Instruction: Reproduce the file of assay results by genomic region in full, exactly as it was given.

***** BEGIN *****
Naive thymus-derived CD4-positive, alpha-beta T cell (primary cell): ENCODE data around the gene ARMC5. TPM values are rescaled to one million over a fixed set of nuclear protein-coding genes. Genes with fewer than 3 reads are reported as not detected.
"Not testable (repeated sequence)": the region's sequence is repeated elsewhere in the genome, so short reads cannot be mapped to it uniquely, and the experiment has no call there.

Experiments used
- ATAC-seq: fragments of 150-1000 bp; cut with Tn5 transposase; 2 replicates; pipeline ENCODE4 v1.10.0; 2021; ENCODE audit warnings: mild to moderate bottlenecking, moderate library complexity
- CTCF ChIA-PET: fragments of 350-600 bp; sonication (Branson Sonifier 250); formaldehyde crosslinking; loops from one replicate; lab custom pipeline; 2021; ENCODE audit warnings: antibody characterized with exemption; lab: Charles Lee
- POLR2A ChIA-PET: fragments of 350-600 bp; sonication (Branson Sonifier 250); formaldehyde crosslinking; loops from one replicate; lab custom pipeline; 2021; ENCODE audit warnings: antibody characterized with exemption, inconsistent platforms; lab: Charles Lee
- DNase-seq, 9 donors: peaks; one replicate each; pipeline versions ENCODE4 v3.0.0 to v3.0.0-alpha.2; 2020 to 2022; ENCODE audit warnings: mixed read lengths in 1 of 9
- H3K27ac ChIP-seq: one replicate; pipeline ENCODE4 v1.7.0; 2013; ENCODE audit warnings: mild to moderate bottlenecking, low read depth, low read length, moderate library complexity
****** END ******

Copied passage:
Naive thymus-derived CD4-positive, alpha-beta T cell (primary cell): ENCODE data around the gene ARMC5. TPM values are rescaled to one million over a fixed set of nuclear protein-coding genes. Genes with fewer than 3 reads are reported as not detected.
"Not testable (repeated sequence)": the region's sequence is repeated elsewhere in the genome, so short reads cannot be mapped to it uniquely, and the experiment has no call there.

Experiments used
- ATAC-seq: fragments of 150-1000 bp; cut with Tn5 transposase; 2 replicates; pipeline ENCODE4 v1.10.0; 2021; ENCODE audit warnings: mild to moderate bottlenecking, moderate library complexity
- CTCF ChIA-PET: fragments of 350-600 bp; sonication (Branson Sonifier 250); formaldehyde crosslinking; loops from one replicate; lab custom pipeline; 2021; ENCODE audit warnings: antibody characterized with exemption; lab: Charles Lee
- POLR2A ChIA-PET: fragments of 350-600 bp; sonication (Branson Sonifier 250); formaldehyde crosslinking; loops from one replicate; lab custom pipeline; 2021; ENCODE audit warnings: antibody characterized with exemption, inconsistent platforms; lab: Charles Lee
- DNase-seq, 9 donors: peaks; one replicate each; pipeline versions ENCODE4 v3.0.0 to v3.0.0-alpha.2; 2020 to 2022; ENCODE audit warnings: mixed read lengths in 1 of 9
- H3K27ac ChIP-seq: one replicate; pipeline ENCODE4 v1.7.0; 2013; ENCODE audit warnings: mild to moderate bottlenecking, low read depth, low read length, moderate library complexity